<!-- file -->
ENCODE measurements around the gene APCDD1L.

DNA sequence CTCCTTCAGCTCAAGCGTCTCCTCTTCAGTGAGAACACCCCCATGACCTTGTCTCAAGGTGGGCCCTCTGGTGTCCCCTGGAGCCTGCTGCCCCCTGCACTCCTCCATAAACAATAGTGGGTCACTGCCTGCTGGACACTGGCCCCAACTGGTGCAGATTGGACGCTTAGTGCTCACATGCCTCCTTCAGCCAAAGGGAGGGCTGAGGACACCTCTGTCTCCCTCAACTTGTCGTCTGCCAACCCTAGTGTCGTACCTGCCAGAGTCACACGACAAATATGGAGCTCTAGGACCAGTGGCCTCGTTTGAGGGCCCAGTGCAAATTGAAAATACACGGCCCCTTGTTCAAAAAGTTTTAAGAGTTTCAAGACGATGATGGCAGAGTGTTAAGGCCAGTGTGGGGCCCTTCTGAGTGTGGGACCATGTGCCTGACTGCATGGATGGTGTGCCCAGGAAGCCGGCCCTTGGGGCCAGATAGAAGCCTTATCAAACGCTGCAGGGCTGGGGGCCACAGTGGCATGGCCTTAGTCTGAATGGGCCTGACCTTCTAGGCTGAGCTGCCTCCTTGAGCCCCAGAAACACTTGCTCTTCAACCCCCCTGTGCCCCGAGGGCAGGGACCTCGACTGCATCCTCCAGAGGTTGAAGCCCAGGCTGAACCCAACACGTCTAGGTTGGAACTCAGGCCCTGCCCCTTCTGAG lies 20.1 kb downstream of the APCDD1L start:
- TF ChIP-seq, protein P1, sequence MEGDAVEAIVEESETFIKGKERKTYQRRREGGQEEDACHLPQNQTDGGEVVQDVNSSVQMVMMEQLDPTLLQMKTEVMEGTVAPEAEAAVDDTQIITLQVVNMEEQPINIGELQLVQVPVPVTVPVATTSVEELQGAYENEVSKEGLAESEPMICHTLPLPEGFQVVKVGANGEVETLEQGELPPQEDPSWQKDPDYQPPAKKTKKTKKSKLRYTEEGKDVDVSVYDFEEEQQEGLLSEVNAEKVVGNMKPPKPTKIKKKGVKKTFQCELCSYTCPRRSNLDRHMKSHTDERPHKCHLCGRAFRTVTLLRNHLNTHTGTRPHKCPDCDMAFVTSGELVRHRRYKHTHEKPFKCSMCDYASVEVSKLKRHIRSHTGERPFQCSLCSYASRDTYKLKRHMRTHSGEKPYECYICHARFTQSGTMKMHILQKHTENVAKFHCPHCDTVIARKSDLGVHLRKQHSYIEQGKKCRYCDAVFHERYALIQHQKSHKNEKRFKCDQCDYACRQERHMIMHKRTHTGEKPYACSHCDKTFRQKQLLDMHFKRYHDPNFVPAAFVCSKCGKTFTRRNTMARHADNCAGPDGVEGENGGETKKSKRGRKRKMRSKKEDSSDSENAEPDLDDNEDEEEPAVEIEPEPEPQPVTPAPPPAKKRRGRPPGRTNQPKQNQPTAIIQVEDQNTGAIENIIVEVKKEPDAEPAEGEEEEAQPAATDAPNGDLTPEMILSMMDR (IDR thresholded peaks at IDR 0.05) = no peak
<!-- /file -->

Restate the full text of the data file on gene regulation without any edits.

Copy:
ENCODE measurements around the gene APCDD1L.

DNA sequence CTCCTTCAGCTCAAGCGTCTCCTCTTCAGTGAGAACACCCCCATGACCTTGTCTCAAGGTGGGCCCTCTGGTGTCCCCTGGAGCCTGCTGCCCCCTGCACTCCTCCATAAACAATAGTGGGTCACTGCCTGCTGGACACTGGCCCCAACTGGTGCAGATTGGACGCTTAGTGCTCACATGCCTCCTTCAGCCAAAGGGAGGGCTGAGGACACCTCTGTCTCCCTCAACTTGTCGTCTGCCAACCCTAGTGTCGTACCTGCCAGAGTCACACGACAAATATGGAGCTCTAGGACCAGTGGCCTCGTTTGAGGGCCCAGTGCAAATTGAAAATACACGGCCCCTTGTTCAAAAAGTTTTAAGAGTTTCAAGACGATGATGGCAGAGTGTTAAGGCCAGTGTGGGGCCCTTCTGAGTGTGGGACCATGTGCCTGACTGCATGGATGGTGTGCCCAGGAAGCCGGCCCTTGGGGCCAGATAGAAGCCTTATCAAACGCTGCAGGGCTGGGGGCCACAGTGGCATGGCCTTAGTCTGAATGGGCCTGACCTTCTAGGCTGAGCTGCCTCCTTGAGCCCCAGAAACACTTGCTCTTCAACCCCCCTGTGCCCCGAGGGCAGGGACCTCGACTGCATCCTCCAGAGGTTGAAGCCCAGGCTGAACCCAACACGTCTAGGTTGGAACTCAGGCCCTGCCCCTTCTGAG lies 20.1 kb downstream of the APCDD1L start:
- TF ChIP-seq, protein P1, sequence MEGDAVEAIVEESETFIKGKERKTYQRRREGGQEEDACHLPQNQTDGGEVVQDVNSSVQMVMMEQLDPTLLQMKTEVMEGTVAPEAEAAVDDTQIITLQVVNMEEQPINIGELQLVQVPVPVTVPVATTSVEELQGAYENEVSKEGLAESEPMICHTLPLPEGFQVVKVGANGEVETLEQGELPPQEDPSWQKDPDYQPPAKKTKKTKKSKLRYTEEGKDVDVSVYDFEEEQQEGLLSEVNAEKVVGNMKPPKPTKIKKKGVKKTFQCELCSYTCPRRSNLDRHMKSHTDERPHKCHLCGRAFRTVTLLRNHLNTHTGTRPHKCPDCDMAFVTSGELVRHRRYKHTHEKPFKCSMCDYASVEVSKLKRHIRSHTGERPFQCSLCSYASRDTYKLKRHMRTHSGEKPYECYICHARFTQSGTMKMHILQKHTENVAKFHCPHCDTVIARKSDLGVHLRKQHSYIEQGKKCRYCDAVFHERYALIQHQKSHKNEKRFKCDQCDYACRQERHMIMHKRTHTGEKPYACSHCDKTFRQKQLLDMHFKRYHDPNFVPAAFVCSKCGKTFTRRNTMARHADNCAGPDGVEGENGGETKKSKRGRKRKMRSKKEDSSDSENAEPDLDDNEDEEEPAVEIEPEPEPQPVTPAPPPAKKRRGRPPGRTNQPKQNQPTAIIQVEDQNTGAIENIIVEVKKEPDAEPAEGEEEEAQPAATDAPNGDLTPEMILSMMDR (IDR thresholded peaks at IDR 0.05) = no peak